Worker classification is important to employers because the correct classification determines whether the employer has legal obligations for:
- Unemployment Insurance
- Workers Compensation
- Wage Payments
- Work Hours
- Record Keeping
- Civil Rights Protections
This handbook is intended to assist employers in meeting their obligations under current Wisconsin Unemployment Insurance (UI) law, Chapter 108, Wisconsin Statutes. This handbook is not a substitute for legal advice. For legal disclaimer see Section 7.
The Federal Work Opportunity Tax Credit (WOTC) program is designed to encourage employers in the private sector to hire qualified job seekers who face barriers to gainful employment.
Looking for a job opening? Check out our list of 25 occupations with the largest number of projected openings during the 2010-2020 time period. Contact us at (920) 436-9887 to ask about the positions we have available.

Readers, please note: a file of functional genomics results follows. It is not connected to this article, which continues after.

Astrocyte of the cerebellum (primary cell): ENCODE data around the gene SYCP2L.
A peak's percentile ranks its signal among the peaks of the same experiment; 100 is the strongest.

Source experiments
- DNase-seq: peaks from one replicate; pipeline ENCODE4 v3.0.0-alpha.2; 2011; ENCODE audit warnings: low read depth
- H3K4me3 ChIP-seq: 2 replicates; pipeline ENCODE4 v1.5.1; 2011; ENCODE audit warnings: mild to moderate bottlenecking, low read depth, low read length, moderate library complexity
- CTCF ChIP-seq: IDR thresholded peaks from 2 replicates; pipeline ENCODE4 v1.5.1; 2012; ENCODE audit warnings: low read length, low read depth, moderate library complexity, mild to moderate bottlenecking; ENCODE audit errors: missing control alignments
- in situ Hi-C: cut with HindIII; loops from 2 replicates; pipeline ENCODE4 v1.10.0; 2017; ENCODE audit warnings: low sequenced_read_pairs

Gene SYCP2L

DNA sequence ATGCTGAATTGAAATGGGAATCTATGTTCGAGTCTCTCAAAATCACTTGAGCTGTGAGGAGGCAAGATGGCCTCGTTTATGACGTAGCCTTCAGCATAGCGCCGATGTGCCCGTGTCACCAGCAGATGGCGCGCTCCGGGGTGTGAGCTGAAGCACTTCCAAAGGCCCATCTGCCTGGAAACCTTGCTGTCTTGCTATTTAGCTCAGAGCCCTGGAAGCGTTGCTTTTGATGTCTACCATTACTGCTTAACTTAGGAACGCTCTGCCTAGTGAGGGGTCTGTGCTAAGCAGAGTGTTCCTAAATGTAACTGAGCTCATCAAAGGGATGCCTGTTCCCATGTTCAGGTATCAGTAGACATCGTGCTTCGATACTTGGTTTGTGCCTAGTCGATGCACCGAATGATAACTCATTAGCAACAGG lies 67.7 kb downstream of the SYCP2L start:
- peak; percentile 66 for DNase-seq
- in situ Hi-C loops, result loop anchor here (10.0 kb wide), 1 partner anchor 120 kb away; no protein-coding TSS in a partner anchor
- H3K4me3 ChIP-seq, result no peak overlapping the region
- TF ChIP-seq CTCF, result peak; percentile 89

In 2013, Governor Scott Walker signed into law three pieces of legislation containing substantial amendments to the unemployment insurance (UI) program. 2013 Wisconsin Act 20 (the state’s 2013-15 budget) contained amendments to seven aspects of the UI program. 2013 Wisconsin Act 36 contained twenty-seven amendments to portions of the UI program. Below is a brief summary of these Acts categorized based on the changes made to Benefits, Taxes, and Other Changes. In addition, at the end is a summary of the provisions of the work share law, 2013 Wisconsin Act 11.
Wisconsin’s Legislature passed a “right-to‑work” (RTW) law on Friday, March 6, 2015, and Wisconsin Governor (and possible presidential candidate) Scott Walker promptly signed the bill into law today. Wisconsin has now become the nation’s twenty‑fifth state to exercise the option to have a right‑to‑work law. This article provides a brief summary of the law and offers some thoughts about what may happen next.